Hit the perps with super heavy fines. Use the money to hire more government agents to find more poison. Is this that difficult to understand. Then ask yourself is it freedom and poison you want or control and the chance that it has to be pulled back due to overstepping? Amazingly enough almost half of all Americans would take the poison. Cuz that get that giant flat screen on the wall sooner. Unfortunately it won’t last as long as if it were built in the US but he that’s OK we’re only dancing on this earth for a short time.

  16. The penalty for “lax” accounting controls is fines and jail time. The penalty for “lax” domestic quality controls is what? While government has a role in regulating product safety, the corporations don’t seem to get the regulation bang for the tax buck. Also, with the high corporate tax rates, are quality control programs suffering in order to squeeze out every nickel possible?

  17. Come on free-marketeers! Where are you on this one! Let the buyer beware! Let the invisible hand sort this out! The market knows everything! Get government off our backs and out of the market! Let the dogs run free! We don’t need no stinkin lawyers! That risk is already baked into the numbers! And probably several million children.

  18. bam bam

    You are spot on. I wonder how long it will take for the @freedom@ folks to show up here and whine about why the government taking action 1) to prevent this from occurring and 2) to hold the appropriate people and companies accountable would be too much government regulation.

    Darren, how dare you invent these problems so the government can take control of our lives.

  19. The article appears to be somewhat misleading, as it seems to indicate that the problem is with the manufacturers of the costume jewelry, instead of properly placing the blame on the US corporations, themselves–like Kellwood–who meticulously and, quite methodically, choose, examine, and, ultimately, purchase each and every item used in the process of manufacturing their goods. Don’t kid yourself–the fabrics, the buttons, the zippers and the accessories–utilized in the production of these garments, are not surprises, by any means, which are suddenly foisted upon the parent companies by the evil Chinese or sneaky Mexican contractors. Finished samples of ALL outfits, including any and all accompanying accessories, are provided to these US manufacturers PRIOR to, and, well in advance of, these garments actually going into production, for their inspection, where they can, and do, reject a variety of items. Companies, such as Kellwood, may manufacture their goods, overseas, but to imply that there exists a lack of oversight or possession, with regard to the finished product, including any accompanying accessories, is factually incorrect. My family had a union shop, here in St. Louis, for more than forty years–women’s apparel. While my parents never chose to manufacture any of their garments by employing offshore contractors, I am keenly aware as to how garments, such as these, are inspected, examined and, ultimately, manufactured. The parent corporations are not left in the dark with regard to any of the materials employed by their agents and are not left at the mercy of these contractors. They wag the tail–the tail doesn’t wag them.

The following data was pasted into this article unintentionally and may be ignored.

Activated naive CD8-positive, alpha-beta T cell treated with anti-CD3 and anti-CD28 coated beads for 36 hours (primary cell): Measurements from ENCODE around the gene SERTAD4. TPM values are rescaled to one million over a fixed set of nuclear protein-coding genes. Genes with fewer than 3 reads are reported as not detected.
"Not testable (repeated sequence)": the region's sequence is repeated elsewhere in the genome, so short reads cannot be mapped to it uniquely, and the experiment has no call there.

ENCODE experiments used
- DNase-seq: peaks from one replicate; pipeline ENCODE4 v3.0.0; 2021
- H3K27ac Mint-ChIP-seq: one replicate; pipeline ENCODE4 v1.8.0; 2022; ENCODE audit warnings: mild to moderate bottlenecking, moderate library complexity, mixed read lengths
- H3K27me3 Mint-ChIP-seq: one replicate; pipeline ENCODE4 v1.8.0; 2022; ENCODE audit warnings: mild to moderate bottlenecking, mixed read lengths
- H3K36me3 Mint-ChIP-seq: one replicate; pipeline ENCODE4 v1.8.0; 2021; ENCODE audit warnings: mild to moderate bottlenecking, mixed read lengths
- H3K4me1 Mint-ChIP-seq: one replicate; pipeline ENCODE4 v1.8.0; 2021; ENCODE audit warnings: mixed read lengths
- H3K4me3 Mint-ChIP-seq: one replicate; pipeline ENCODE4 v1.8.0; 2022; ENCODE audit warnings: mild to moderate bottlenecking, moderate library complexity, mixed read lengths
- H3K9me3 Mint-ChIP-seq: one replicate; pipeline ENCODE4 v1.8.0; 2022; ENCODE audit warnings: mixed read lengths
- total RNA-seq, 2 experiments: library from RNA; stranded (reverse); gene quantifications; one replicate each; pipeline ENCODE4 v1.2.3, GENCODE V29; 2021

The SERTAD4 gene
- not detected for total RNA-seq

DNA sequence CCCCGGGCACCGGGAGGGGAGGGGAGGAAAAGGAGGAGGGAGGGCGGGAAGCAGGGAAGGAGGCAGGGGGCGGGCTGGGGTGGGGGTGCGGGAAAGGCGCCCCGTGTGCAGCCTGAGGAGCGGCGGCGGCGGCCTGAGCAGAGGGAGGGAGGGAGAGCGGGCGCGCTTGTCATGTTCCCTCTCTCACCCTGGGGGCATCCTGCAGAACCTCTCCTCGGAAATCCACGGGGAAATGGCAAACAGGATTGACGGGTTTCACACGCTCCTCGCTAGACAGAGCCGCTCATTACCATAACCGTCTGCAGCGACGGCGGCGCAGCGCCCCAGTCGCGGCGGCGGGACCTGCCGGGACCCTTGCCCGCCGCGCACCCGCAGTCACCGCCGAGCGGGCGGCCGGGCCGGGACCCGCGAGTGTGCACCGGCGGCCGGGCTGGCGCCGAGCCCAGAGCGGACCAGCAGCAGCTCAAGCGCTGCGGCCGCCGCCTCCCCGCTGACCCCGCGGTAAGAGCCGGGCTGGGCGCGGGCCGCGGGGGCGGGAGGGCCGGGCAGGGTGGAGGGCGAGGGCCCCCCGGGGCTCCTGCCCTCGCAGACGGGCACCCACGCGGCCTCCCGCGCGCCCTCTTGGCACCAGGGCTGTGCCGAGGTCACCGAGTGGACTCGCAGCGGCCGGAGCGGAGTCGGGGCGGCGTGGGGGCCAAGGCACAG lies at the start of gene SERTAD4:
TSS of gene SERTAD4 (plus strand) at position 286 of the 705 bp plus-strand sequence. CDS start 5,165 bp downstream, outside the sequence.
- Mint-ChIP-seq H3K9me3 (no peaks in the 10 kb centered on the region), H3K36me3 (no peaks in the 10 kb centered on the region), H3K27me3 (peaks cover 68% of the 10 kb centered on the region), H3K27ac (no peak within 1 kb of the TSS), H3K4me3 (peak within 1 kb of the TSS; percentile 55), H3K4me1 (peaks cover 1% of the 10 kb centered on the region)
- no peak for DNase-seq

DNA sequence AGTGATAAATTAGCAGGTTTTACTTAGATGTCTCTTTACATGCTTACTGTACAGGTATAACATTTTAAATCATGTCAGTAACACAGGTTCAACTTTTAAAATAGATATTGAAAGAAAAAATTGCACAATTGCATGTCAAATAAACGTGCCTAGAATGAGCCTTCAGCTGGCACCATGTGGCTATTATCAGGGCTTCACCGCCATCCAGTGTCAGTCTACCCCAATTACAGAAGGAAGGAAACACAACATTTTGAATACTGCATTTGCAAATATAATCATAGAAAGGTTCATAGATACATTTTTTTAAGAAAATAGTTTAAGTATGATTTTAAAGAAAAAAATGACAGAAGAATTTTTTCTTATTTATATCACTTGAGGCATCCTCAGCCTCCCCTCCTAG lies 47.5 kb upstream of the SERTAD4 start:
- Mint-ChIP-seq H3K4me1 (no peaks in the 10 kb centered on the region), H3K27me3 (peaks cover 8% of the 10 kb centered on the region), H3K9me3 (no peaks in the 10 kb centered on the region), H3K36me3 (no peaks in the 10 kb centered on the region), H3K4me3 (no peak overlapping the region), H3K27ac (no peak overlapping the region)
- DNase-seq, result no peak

20. The Heathen Chinee killed my sister’s poor dog! It was toxic dog treats from Amazon made in China. Hmmm, I wish there was a presidential candidate who wanted to bring more of those factories back here. Oh wait! We have two guys who do! Trump or Sanders.

    This nonsense won’t stop until the cheap imports stop.

    Squeeky Fromm
    Girl Reporter